I'd argue with Levy about Samantha's mannish approach to her sexual exploits as Levy emphasises FCP's requirement for quantity of sexual partners over quality, knowingly robbing themselves of satisfying sex, whereas Samantha made a concerted effort to get as much enjoyment and pleasure out of every conquest she could, exploring the different facets of sexuality along the way, without fear or judgement. She doesn't comfortably fit the mould Levy's created, though she does match a few of the criteria.
An underlying inferred theory for the reason women act like men by seeking unemotional, non-committal sex, is the possible prior rejection and hurt experienced after what turns out to be a one-night stand, encouraging women to take out emotion from the equation when they recover and decide to move on to the next man, and use sex as proof of future desirability to soothe the insecurities that arose from that injury to her pride.
Pornography is documented prostitution, and Levy argues stripping falls under this category as well, for the commodification of a naked body. She goes on to use successful porn star Jenna Jameson as an example of the damaging nature of porn:
'Jameson thinks that women outside the sex industry have internalized its spirit and model their sexuality on porn. [She] presents life in the industry as marked by violence and violation: She tells us she was beaten unconscious with a rock, gang-raped, and left for dead on a dirt road during her sophomore year of high school; she was life-threateningly addicted to drugs before she was twenty; she was beaten by her boyfriend and sexually assaulted by his friend. She also writes, "To this day, I still can't watch my own sex scenes."
Not once does she use the word 'pleasure' to describe her sexuality. 'Like most employees of the sex industry, [she] is not sexually uninhibited, she is sexually damaged.' Being a sex worker further damages these vulnerable people, and Levy suggests these inappropriate erotic role models are suffering PTSD from past sexual abuse, 'It's like using a bunch of shark attack victims as our lifeguards.'
Conclusion We've adopted and conformed to the sex industry's representation of sexuality, which dictates what's desirable and worthy of fantasy. 'We have to ask ourselves why we are so focused on silent girly-girls in G-strings faking lust,' must we also fake it to the detriment of our own personal tastes and sexual satisfaction?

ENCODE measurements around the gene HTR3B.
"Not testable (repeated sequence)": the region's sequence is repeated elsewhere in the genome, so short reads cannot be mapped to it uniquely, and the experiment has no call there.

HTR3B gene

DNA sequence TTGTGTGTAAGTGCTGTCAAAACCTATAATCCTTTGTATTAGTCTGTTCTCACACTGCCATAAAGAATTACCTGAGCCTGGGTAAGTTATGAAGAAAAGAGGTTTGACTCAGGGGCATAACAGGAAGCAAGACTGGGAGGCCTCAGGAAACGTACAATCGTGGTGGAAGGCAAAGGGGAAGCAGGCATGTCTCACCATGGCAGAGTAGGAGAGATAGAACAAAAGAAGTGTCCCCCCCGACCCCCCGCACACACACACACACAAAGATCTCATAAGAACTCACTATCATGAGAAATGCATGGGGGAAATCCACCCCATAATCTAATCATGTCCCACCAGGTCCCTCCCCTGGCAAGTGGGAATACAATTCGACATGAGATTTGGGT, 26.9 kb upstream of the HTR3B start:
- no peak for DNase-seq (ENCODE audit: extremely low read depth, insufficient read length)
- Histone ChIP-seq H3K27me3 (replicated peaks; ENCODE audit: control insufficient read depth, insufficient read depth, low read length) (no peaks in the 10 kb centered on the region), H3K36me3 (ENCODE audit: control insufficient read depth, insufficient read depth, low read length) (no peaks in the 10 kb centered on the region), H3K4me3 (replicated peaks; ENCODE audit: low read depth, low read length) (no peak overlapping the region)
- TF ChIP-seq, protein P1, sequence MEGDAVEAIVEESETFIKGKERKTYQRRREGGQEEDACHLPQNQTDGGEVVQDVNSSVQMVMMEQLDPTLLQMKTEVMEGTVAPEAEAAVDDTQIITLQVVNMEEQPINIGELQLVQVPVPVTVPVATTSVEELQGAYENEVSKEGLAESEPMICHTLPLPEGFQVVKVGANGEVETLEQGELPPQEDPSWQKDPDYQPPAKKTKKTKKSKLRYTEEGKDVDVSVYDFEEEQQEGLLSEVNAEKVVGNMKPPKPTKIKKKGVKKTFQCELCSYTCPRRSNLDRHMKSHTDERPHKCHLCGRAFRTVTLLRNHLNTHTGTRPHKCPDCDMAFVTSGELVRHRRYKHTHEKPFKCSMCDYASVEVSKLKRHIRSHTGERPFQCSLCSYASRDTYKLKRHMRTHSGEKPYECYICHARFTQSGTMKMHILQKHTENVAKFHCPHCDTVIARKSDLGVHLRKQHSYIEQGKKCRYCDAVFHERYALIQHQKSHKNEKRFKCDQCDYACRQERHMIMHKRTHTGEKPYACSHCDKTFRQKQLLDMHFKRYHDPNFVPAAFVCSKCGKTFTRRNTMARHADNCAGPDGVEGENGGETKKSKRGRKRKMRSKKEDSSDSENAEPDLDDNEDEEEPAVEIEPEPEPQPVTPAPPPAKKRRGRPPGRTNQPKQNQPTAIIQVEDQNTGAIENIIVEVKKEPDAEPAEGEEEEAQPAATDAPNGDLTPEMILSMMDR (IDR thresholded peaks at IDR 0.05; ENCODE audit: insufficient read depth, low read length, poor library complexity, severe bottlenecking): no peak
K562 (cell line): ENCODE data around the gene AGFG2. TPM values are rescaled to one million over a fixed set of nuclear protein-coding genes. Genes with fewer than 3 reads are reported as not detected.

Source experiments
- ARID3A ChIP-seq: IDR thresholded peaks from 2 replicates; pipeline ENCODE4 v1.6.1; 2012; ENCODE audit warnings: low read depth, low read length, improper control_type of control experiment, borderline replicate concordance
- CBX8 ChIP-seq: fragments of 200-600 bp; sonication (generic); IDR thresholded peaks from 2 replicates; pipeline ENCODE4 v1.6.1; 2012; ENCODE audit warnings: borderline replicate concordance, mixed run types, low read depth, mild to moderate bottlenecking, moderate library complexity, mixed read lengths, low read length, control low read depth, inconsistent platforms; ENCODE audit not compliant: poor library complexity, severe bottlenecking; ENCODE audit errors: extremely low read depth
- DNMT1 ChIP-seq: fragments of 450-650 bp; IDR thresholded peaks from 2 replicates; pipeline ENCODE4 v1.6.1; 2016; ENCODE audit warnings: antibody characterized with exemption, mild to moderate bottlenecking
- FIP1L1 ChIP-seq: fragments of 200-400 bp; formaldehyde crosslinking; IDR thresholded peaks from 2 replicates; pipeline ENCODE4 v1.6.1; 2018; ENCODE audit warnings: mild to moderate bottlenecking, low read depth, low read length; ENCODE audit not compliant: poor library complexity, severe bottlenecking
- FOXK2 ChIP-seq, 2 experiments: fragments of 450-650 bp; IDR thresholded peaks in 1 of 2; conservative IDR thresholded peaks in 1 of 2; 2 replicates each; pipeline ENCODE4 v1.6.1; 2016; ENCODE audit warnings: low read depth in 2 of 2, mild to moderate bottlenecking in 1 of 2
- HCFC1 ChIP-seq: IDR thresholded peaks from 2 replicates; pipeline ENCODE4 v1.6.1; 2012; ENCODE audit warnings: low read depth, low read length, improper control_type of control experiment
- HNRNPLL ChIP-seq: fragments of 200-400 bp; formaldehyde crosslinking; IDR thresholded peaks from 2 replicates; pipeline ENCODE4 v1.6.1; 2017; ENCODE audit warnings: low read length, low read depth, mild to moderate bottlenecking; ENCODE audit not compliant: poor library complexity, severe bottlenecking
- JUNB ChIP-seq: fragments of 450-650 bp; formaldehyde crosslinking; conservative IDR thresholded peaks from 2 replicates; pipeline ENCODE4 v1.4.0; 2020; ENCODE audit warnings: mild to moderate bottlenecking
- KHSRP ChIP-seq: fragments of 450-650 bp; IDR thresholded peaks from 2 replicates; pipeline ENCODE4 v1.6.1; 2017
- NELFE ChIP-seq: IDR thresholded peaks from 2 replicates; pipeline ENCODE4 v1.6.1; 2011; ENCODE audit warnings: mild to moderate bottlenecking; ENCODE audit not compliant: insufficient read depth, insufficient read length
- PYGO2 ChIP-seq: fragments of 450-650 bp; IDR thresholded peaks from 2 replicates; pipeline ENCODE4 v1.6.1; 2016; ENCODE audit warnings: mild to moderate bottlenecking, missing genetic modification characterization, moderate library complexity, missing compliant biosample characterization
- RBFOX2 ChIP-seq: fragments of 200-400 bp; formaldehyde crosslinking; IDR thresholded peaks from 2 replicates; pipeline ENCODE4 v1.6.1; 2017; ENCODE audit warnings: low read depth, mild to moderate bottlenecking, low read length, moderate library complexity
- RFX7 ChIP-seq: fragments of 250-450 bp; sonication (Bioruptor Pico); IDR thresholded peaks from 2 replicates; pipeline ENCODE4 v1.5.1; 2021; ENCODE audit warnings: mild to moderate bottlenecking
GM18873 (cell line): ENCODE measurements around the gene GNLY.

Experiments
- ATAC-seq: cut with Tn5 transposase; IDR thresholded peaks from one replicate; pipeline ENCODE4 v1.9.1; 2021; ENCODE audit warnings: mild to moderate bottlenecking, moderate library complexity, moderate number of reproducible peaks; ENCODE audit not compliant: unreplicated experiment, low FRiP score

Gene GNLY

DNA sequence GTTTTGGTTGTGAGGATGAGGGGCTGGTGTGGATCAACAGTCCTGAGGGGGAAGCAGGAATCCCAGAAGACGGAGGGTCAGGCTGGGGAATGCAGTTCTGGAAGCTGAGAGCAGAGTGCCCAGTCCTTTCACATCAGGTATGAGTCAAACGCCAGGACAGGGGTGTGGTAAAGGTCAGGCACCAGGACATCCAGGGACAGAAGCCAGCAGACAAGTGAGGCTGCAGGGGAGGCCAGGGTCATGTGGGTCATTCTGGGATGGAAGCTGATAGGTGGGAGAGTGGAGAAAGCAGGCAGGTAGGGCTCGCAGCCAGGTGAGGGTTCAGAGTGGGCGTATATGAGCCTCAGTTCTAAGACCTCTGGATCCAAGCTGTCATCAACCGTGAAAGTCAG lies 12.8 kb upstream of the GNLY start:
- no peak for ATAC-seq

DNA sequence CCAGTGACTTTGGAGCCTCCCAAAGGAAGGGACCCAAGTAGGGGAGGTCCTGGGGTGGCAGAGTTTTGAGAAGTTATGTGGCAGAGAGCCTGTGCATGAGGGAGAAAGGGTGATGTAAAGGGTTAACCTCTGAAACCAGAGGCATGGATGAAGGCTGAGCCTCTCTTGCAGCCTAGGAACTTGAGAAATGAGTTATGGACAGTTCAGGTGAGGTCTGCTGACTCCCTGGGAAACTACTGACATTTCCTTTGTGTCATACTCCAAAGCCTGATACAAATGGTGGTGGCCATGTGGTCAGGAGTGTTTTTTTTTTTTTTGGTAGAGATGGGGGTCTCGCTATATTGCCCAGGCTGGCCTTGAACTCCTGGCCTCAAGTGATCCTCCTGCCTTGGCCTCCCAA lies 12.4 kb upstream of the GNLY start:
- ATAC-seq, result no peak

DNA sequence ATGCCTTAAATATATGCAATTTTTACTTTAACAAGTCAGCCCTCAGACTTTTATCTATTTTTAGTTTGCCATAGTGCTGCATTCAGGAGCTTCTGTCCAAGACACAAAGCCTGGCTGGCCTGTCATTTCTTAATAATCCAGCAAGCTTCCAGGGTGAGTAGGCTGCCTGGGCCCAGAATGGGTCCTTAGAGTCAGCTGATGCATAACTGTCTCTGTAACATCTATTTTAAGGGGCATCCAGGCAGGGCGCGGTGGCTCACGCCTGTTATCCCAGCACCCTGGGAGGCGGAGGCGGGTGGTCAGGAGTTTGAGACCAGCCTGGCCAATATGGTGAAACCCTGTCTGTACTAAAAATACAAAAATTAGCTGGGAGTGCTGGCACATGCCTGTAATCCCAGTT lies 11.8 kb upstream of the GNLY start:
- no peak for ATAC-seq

'Why have we fallen sway to a kind of masculine mystique, determined that to be adventurous is to be like a man, and decided that the best thing we can possibly expect for women is hotness?’ The 'prevalence of raunch in the mainstream has diluted the effect of both sex radicals and feminists, who've seen their movement's images popularized while their ideals are forgotten.
‘Sexual power is only one very specific kind of power,' we should be looking at other types of power, breaking through the glass ceiling and pursuing higher female representation in politics and the boardrooms of big business for which previous generations’ feminists originally strived.
Men are all evil, sexist pigs! Well, no. They're not. As Levy shows men so unfavourably throughout, I do wish she'd included a caveat in her introduction stating that not all men act in negative, stereotypical ways. Kind and respectful men do exist, though you wouldn't think so from reading this book.
Occasionally, I was uncomfortable with taking Levy's chosen quotes from other people, whether from printed sources or her own personal interviews, as a truthful representation of that person's opinion. It would be so easy for Levy's bias to influence the way she edits and presents others' words. Although this was based on my own inexperience and naivety with regards to certain viewpoints, e.g. having had little knowledge of the ins and outs of lesbian and transgendered culture and communities, etc.
Warning: Don't read this book if you're easily offended, or partial to feeling shame or guilt for falling into one of the groups Levy criticises, it will only make you feel worse. Both Christianity and politics are also discussed and criticised....more